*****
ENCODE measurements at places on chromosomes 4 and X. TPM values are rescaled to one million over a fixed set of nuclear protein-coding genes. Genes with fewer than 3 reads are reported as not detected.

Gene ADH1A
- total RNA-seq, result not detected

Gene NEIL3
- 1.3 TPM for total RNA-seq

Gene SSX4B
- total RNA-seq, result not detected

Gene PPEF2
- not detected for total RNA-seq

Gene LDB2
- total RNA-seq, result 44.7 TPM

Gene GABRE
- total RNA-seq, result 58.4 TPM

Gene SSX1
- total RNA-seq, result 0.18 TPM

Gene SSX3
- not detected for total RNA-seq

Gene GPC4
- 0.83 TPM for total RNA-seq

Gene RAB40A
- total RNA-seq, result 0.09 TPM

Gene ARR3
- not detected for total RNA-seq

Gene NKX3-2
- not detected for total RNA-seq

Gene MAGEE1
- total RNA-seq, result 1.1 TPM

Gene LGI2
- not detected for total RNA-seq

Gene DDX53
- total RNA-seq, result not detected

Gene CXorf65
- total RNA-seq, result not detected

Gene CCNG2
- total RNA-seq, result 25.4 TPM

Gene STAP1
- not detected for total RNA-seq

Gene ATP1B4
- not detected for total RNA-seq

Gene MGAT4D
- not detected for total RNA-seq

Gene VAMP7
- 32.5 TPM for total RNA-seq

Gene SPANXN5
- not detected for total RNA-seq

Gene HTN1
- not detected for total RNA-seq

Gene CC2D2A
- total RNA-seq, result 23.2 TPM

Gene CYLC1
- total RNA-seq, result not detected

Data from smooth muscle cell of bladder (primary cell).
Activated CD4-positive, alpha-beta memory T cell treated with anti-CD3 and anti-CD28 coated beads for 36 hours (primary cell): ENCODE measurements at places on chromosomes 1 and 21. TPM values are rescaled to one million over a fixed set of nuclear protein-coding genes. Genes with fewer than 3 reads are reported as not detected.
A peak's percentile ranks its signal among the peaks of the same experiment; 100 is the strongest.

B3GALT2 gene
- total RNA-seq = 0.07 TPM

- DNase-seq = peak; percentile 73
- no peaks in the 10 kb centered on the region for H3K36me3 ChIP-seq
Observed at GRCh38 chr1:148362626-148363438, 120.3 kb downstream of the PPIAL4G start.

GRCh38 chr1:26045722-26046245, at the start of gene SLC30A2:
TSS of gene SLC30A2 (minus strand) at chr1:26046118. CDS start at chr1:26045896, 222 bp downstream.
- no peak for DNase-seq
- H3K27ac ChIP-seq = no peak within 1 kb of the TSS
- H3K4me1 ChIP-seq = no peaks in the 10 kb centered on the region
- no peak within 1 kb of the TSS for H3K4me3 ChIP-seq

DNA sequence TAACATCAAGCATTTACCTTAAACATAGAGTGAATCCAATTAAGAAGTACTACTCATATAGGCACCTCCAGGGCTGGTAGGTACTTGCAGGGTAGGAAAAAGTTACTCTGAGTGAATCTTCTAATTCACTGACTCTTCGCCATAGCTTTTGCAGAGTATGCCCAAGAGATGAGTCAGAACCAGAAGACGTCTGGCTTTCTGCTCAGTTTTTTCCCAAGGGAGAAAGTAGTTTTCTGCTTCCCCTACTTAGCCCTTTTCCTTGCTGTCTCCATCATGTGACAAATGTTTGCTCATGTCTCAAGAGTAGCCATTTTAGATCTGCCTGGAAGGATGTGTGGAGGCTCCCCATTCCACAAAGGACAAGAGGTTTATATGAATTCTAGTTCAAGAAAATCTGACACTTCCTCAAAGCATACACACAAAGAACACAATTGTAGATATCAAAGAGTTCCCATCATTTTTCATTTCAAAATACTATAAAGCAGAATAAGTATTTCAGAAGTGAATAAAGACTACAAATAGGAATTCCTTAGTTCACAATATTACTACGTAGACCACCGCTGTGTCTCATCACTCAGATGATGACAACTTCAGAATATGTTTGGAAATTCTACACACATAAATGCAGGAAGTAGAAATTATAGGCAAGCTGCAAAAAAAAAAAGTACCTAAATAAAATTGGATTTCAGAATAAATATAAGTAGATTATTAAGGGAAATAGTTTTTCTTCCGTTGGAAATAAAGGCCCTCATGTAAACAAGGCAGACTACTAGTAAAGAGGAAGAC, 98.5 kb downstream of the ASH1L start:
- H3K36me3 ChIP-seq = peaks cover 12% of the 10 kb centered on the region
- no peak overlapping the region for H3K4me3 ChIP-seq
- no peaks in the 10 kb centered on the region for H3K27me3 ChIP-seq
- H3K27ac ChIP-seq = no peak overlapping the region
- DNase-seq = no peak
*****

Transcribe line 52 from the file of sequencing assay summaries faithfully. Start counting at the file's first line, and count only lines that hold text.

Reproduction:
Data from smooth muscle cell of bladder (primary cell).